Please click here to read the full interview.

Hair Love by Matthew Cherry; illustrated by Vashti Harrison


How to Read a Book by Kwame Alexander; illustrated by Melissa Sweet

“All the work that I’d done up to this moment may have prepared me for this project, but it didn’t solve the issue of how I was going to do it and how to express the moments experienced by the children in the book.” -Melissa Sweet

Please click here to read the full article.

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My Heart by Corinna Luyken

I love finding a surprise under a dust jacket. Tell us about My Heart’s wondrous case cover.

Corinna: The case cover for My Heart comes from one of the earliest images that I made for the book. The one that says “closed or open…” with a solitary figure looking out towards a horizon of yellow. I was trying to find a way to express that feeling of being alone, and yet full of love and connection. That sense that there is love in the world, all around you, and that you belong to it. I was also thinking about choice, and about the feeling that accompanies something not quite here, but approaching on the horizon. And so I started with one of my favorite colors…yellow! I loaded up a brayer full of yellow ink, and did my best to cover most of the paper in a messy-glowing kind of way. I love how the shape of a heart also looks like a bird or a butterfly in flight. And so I added quite a few (always imperfectly shaped) hearts in various shades of yellow to the mix. When I was done it gave me the right kind of glowing feeling, and so that image went on to become a guiding visual for the book. A destination, of sorts.However, originally, the case was going to be a very different image, with a garden of yellow plants and a bunch of kids. At the last minute my art director (Lily Malcom) and editor (Namrata Tripathi) suggested that this simple yellow solution would be truer to the heart of the book. It was an image that I had thought of early on for the case, but since then I had become attached to the garden image, which was going to be used for the cover, and then (also at the last minute) wasn’t. It was difficult to let that garden image go, and so it took me a while to see that they were right. Now I think it’s the perfect case.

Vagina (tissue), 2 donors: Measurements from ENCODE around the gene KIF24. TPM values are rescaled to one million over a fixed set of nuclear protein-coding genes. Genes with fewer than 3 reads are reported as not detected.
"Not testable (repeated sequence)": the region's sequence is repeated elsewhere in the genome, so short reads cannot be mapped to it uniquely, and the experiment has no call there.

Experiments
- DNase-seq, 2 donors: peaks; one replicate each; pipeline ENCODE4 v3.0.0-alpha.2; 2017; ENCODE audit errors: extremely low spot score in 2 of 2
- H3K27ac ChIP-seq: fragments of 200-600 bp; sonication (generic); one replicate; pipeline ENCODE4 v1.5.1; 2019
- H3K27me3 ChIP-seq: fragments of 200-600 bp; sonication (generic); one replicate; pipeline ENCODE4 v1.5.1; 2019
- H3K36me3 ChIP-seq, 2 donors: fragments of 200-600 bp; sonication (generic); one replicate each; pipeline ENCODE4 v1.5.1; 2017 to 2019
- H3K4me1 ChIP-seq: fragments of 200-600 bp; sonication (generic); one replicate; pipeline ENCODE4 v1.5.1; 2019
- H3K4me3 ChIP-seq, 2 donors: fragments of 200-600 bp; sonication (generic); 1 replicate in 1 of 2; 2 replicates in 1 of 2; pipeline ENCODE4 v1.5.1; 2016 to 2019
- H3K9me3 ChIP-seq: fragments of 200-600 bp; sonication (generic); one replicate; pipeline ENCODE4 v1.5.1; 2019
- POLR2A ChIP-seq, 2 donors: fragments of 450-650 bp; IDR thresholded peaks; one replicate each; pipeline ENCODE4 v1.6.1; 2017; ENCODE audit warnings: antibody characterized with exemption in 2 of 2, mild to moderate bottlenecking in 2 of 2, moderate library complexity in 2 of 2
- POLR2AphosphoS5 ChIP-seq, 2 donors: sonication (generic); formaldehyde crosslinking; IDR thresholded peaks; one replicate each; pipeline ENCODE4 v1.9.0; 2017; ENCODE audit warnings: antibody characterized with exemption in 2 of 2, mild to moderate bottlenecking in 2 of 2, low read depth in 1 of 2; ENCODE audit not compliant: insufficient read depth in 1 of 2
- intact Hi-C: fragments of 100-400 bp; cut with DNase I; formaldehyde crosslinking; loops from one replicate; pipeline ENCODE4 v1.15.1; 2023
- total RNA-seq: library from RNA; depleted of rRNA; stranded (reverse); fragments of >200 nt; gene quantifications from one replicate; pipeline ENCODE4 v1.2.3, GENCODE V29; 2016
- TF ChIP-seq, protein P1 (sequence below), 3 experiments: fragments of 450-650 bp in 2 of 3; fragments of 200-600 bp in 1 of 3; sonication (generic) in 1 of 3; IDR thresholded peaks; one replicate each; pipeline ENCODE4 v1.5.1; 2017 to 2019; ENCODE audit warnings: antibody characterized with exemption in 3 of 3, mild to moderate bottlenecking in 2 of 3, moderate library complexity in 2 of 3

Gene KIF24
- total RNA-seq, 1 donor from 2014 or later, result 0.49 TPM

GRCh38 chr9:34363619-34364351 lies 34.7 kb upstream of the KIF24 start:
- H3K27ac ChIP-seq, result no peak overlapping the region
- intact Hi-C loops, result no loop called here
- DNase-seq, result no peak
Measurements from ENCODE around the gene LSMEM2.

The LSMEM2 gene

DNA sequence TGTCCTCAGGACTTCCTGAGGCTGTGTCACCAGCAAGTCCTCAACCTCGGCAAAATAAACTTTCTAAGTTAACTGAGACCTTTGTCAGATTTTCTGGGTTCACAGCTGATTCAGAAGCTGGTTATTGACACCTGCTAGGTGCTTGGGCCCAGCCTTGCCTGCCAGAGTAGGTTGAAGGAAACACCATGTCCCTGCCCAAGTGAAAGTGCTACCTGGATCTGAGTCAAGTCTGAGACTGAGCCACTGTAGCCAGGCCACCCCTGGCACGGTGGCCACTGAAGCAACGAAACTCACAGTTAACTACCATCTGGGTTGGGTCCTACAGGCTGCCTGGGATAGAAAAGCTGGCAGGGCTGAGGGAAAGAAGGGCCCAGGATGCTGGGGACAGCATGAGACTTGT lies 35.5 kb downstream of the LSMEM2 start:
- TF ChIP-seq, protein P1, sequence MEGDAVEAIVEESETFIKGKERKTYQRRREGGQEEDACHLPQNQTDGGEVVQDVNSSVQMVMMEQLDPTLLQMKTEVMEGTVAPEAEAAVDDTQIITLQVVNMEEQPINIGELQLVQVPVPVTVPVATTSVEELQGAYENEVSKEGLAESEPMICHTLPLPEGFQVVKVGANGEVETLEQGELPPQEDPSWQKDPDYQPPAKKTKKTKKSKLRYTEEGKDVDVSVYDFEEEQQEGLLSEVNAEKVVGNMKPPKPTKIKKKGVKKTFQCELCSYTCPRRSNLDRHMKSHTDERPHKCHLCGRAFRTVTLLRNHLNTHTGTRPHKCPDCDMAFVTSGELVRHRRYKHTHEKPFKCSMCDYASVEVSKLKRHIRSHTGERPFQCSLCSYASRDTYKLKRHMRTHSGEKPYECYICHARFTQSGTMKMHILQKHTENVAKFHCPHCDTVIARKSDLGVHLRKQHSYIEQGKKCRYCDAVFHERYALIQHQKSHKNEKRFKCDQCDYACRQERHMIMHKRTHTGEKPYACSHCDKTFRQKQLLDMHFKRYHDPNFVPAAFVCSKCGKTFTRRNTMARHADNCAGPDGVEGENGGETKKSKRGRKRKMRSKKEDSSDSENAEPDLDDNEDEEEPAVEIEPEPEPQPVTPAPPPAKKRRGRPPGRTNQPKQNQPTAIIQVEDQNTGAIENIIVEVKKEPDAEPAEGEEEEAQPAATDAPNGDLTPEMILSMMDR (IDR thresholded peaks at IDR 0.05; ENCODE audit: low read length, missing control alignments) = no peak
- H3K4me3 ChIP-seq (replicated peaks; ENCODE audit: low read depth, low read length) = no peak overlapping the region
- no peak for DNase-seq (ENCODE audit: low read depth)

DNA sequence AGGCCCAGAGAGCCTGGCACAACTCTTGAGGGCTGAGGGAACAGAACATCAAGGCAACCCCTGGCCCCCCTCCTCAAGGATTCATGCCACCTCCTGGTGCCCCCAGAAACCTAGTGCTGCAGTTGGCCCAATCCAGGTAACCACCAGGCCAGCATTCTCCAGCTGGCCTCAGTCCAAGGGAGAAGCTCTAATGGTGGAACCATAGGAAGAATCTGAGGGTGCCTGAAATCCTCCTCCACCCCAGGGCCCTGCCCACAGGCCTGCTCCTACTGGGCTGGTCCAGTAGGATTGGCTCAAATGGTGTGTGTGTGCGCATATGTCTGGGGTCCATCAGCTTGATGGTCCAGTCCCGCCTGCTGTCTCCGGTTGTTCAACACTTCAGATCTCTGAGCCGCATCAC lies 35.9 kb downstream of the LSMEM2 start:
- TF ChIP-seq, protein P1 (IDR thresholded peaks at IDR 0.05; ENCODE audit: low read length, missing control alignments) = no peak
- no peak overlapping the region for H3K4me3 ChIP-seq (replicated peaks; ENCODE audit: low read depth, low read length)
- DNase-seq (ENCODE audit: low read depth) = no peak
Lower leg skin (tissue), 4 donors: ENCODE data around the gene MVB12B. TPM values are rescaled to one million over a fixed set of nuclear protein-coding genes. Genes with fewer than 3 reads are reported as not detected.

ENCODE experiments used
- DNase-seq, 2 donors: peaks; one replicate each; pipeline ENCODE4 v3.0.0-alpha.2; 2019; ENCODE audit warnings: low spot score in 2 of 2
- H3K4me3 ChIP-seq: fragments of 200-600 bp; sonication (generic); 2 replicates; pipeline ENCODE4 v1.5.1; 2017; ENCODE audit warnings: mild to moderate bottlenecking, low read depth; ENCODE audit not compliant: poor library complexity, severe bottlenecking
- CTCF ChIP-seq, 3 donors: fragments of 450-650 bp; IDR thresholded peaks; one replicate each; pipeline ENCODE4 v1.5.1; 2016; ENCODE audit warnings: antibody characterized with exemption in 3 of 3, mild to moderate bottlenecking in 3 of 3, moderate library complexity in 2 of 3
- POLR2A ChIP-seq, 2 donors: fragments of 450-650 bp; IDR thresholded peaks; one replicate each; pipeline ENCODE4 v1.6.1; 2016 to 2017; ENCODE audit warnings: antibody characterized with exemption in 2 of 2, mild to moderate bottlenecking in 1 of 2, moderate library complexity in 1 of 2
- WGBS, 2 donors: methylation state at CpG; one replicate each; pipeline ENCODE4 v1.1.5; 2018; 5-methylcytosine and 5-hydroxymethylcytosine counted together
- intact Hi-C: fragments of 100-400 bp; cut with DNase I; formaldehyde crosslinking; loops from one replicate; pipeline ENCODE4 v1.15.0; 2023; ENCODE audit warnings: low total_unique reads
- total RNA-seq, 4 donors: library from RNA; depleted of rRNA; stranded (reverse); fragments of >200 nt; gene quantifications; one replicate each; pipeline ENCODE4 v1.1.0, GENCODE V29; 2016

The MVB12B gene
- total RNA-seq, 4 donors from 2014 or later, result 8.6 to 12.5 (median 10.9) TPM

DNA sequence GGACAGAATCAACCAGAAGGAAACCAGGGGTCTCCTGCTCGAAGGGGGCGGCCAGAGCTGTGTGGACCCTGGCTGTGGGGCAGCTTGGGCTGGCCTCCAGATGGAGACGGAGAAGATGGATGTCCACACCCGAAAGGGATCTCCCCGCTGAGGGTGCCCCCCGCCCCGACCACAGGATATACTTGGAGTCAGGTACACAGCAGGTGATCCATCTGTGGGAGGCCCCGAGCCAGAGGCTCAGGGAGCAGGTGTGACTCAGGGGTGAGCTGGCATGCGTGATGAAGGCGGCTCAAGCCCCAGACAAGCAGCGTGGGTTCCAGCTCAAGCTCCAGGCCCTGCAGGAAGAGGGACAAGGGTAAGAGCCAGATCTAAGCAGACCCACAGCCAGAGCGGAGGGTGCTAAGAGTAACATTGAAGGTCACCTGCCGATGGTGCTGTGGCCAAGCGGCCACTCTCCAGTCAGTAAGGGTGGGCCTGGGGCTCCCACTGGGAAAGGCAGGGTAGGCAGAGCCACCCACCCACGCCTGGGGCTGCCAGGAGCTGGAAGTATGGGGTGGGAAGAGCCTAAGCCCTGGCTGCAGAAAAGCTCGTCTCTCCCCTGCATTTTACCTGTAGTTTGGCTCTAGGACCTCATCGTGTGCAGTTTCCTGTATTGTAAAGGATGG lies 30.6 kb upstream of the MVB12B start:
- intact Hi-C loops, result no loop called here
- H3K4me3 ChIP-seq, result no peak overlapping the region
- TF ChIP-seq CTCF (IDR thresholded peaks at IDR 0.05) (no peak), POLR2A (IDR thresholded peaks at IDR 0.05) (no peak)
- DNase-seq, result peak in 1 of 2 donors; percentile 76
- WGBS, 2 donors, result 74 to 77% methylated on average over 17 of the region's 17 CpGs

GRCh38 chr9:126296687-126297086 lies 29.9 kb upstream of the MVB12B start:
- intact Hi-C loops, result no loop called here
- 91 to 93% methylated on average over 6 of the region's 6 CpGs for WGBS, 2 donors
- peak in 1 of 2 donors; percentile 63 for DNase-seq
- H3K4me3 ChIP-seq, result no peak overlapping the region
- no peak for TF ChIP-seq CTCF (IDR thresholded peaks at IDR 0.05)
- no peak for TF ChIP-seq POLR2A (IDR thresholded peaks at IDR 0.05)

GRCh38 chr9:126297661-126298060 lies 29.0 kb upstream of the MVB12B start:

Please click here to read the full interview.
My Papi Has a Motorcycle by Isabel Quintero; illustrated by Zeke Peña
“But I think that with Isabel and I, it’s nice because a lot of our backgrounds as people who identify as Latinx or Chicanx or Chicanos, there’s this really narrow definition of what that is. But the nice thing with my collaboration with Isabel is that we span like a spectrum of that, right?” -Zeke Peña
Please click here to read the full interview.
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Saturday by Oge Mora

What does the Caldecott mean to you?